BEEF INDUSTRY WILL FACE CHALLENGES IN 2014

by: Stephen B. Blezinger
Ph.D., PAS

The first issue of the New Year always lends itself to speculation, forecasting and maybe even a little crystal ball rubbing to determine what's in store for the beef industry (any industry for that matter). Most producers are most concerned about the markets for the cattle themselves but also for input markets such as feed, fuel and fertilizer – generally the three greatest variable input costs. While these are of concern, as always, and require constant monitoring and management there are numerous other issues that continue to grow in an industry whose primary end product is food, an end product that is sold to a highly fickle and in general, poorly educated consumer. So let's talk about what is to come and how this may affect the cattle producer.

The Consumer

The beef industry has talked for years about generating a product more tailored to the wants and needs of the consumer. Initially this was in an effort to make beef less of a commodity and more of a value-added food that could command a greater price either at the meat case or in the restaurant and to maintain or strengthen demand. To a certain degree the industry has achieved this, especially those beef products marketed under specific branding that sell based upon a premise of greater quality, improved nutrition, improved healthfulness, etc.

Simultaneously the industry finds itself dealing with a more empowered consumer that recognizes that they can and do have a say in the food products they are buying – even if their information and product understanding is questionable. In many cases the consumer is now no longer only concerned with the cost of a particular food item, in this case a cut of beef, or its taste and tenderness. Many consumers are also concerned with a variety of other issues including but not limited to:

1) They may have a concern over what this animal is fed and if there are any residual materials in the beef product that could ultimately have an effect on them or their children (antibiotics and hormones, specifically). They have been told repeatedly that consumption of meat and milk from animals fed certain antibiotics has led to the creation of “super-bugs” that are resistant to some drugs used in human medicine to treat various infections. They are told that the use of hormones, i.e. implants, may have negative effects on their health and well-being and the onset of puberty in their children, possible reproductive consequences, etc. They are also told that the feed materials that food animals eat may be genetically modified (GMO) or treated with a variety of chemicals (pesticides) that can detrimentally alter the food product. All this said a great deal of question exists as to how we are feeding those animals ultimately used for food production and the related “healthfulness” of these food products.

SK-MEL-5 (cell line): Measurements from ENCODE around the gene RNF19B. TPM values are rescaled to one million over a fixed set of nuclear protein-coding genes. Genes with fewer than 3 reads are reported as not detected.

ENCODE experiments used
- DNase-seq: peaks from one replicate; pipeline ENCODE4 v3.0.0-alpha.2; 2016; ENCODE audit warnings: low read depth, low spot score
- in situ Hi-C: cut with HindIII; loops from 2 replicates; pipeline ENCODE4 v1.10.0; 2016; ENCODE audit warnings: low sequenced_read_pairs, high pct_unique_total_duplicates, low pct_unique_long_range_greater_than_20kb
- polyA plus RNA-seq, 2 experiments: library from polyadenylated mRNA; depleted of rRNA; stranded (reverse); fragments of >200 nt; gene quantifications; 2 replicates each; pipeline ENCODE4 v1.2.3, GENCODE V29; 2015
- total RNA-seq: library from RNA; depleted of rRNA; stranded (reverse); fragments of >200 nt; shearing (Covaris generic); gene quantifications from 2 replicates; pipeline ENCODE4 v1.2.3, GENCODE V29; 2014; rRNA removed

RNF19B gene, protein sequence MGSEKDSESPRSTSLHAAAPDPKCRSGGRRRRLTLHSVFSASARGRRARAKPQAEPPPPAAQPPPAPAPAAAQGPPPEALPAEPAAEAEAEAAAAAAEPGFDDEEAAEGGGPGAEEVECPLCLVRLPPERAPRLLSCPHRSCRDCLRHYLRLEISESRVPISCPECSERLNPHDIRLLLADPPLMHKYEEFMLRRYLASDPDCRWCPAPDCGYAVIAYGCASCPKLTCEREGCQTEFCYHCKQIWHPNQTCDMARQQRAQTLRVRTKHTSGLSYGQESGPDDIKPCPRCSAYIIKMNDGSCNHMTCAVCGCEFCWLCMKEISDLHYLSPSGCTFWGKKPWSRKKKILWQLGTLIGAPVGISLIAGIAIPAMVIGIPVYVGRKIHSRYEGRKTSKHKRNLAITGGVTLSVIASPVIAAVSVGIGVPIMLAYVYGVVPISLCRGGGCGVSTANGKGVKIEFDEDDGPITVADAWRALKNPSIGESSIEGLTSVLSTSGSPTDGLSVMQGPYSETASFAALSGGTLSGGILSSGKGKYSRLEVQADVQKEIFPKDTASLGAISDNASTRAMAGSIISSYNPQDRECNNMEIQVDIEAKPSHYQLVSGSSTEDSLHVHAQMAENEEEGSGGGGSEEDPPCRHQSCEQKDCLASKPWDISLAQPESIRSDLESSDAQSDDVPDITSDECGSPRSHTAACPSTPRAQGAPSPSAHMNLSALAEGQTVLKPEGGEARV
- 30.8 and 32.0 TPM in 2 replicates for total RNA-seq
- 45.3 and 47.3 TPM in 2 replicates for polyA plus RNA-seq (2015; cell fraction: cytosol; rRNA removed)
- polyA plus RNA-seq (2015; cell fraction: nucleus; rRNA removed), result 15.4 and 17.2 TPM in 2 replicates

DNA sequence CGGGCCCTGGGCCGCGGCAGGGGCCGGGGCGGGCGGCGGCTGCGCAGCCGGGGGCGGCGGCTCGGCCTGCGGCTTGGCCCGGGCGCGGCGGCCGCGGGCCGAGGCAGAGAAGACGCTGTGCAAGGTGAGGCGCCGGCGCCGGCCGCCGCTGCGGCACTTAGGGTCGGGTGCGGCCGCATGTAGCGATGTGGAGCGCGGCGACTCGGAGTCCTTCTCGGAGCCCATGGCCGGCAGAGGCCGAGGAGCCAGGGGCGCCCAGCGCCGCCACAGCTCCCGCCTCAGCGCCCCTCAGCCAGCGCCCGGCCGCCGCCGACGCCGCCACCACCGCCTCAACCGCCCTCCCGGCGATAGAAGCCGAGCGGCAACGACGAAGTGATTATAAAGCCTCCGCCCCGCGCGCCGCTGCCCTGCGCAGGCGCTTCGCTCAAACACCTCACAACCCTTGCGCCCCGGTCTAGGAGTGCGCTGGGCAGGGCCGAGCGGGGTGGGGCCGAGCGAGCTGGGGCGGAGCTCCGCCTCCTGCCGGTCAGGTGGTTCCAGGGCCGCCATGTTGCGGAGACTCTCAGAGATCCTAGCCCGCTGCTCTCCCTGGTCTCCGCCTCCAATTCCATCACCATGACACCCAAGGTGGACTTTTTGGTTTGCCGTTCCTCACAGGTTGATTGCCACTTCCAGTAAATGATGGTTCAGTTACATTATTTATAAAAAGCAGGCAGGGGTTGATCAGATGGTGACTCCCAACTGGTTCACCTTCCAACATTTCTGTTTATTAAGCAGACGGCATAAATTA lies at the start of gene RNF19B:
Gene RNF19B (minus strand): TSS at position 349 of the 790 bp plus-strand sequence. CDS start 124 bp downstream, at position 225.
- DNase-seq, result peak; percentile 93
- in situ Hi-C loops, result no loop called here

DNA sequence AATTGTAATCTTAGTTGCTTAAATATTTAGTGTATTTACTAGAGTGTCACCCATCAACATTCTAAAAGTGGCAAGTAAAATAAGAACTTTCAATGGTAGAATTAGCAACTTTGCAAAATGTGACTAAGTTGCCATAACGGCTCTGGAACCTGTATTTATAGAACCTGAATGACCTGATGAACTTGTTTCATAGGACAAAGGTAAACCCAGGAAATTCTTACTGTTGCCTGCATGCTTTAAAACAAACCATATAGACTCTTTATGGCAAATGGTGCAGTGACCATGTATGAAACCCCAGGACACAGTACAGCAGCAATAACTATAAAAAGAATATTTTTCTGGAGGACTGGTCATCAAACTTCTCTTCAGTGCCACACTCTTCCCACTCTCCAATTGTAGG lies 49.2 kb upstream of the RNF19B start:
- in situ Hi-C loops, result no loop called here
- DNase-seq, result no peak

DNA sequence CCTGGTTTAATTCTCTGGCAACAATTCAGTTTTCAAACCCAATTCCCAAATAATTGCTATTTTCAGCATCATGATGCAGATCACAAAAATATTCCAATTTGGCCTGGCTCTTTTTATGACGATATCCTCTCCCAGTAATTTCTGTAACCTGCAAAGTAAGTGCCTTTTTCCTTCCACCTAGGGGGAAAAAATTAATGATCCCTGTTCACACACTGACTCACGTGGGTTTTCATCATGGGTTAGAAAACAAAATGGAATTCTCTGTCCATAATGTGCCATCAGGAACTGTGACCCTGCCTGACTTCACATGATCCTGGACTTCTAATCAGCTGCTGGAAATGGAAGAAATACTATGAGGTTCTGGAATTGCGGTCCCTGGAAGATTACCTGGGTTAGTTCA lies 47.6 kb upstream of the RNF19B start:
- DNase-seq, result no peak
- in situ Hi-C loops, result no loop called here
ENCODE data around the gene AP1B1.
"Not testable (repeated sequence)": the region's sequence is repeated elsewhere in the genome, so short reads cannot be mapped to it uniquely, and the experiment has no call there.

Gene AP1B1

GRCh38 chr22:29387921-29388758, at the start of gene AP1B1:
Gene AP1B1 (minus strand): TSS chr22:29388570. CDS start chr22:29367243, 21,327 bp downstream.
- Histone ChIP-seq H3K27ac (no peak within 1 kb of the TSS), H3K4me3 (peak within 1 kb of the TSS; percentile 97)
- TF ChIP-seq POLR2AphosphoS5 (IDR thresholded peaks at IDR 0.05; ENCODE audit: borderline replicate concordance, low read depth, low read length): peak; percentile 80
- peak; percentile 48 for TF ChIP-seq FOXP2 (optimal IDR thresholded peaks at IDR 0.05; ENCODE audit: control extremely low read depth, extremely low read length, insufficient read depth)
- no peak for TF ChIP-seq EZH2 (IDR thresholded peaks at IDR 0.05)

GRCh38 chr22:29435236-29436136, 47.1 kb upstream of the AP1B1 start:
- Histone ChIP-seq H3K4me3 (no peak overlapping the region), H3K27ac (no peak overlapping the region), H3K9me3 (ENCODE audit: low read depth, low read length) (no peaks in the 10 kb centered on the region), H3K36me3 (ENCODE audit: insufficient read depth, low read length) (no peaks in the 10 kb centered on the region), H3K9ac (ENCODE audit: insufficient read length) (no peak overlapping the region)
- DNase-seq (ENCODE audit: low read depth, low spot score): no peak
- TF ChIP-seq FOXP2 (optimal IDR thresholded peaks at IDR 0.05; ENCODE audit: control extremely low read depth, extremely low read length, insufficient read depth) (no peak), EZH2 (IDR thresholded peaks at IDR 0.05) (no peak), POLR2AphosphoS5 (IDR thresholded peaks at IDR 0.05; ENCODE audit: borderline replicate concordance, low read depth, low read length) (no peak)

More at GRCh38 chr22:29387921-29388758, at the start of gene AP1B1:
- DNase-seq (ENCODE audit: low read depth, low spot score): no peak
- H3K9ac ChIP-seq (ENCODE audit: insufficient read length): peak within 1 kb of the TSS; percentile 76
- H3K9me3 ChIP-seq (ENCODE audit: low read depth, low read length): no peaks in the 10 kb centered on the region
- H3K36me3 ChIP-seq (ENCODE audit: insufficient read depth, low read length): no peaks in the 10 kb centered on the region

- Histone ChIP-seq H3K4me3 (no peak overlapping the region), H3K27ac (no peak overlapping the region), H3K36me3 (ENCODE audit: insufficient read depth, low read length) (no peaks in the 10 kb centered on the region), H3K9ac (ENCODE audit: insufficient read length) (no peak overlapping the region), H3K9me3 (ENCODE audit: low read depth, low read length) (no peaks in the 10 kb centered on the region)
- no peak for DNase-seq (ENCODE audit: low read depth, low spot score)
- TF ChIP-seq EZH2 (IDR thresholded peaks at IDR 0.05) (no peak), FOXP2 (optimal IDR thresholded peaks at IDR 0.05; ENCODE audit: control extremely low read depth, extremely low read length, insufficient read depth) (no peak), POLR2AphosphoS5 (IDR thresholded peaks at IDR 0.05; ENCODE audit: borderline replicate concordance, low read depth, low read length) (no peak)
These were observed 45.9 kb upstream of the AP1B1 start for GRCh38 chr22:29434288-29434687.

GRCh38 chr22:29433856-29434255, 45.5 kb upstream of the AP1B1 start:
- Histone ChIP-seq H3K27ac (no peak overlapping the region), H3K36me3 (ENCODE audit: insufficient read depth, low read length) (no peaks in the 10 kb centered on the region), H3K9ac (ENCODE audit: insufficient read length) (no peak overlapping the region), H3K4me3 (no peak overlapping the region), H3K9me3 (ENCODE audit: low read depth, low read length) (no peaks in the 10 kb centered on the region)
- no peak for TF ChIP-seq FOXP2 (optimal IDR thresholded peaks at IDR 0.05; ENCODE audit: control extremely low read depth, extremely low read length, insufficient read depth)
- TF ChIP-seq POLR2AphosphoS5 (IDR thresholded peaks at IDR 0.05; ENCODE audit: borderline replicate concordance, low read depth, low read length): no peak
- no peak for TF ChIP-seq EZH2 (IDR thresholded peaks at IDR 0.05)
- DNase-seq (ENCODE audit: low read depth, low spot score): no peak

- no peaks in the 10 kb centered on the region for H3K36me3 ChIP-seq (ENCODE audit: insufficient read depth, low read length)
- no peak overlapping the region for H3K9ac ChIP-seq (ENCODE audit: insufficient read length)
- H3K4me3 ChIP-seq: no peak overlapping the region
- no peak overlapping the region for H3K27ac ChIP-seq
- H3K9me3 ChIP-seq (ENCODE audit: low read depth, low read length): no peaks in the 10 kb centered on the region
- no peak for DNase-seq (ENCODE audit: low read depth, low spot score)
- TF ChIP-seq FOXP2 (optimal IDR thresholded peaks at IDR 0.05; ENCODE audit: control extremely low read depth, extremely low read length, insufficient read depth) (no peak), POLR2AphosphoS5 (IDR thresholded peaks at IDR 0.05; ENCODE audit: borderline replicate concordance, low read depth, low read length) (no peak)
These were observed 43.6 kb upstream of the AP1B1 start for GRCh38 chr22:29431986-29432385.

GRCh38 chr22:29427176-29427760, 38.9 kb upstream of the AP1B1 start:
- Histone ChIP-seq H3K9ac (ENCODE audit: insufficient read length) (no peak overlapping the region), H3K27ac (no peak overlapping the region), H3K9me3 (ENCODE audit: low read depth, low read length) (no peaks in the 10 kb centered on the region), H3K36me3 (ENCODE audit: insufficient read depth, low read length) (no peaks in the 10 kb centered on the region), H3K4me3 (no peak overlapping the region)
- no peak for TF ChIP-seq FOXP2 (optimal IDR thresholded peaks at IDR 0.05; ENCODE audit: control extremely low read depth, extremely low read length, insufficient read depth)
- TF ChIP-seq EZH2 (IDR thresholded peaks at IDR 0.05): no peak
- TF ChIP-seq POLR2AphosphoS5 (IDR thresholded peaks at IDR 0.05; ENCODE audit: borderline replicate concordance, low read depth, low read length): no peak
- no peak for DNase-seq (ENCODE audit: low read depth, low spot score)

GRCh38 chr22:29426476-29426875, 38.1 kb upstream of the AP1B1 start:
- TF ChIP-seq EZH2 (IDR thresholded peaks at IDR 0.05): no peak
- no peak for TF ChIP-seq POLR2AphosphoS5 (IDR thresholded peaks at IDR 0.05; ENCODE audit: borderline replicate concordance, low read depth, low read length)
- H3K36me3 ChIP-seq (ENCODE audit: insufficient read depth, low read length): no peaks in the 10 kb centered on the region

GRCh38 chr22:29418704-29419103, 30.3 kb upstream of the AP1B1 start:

2) They have concerns over how these animals are managed, housed and handled (animal welfare). They see the stories and the images on the nightly news, in papers and magazines and on the internet of examples of animal abuse and may tend to draw the conclusion that all animals are produced under these types of conditions. In numerous cases they do not realize that these images may have been staged. This perspective is trickling down to the meat, egg and dairy retailer, wholesaler and processor whose immediate, knee-jerk reaction, in many cases when stories of this nature emerge, is to distance themselves from the producer. These same “middlemen,” whose job it is to get product from the producer to the market may also restrict the purchase and concurrent sale of products produced in manners now considered questionable (even when repeated research and practice shows the inherent safety, i.e. Zilmax®).

3) They are concerned over the environmental impact of animal production systems. As far back as the late 80's and early 90's, interpretation of research data related to gas production by cattle (that produced as a by-product of normal rumen fermentation) delivered a message that cattle production contributed to “green-house” gas production and therefore was related to “global warming” and that cattle production (beef and dairy) left an undesirable “carbon footprint.” Many consumers continue to believe that global warming is a factual process despite evidence to the contrary and subsequently that food animal production negatively affects the environment.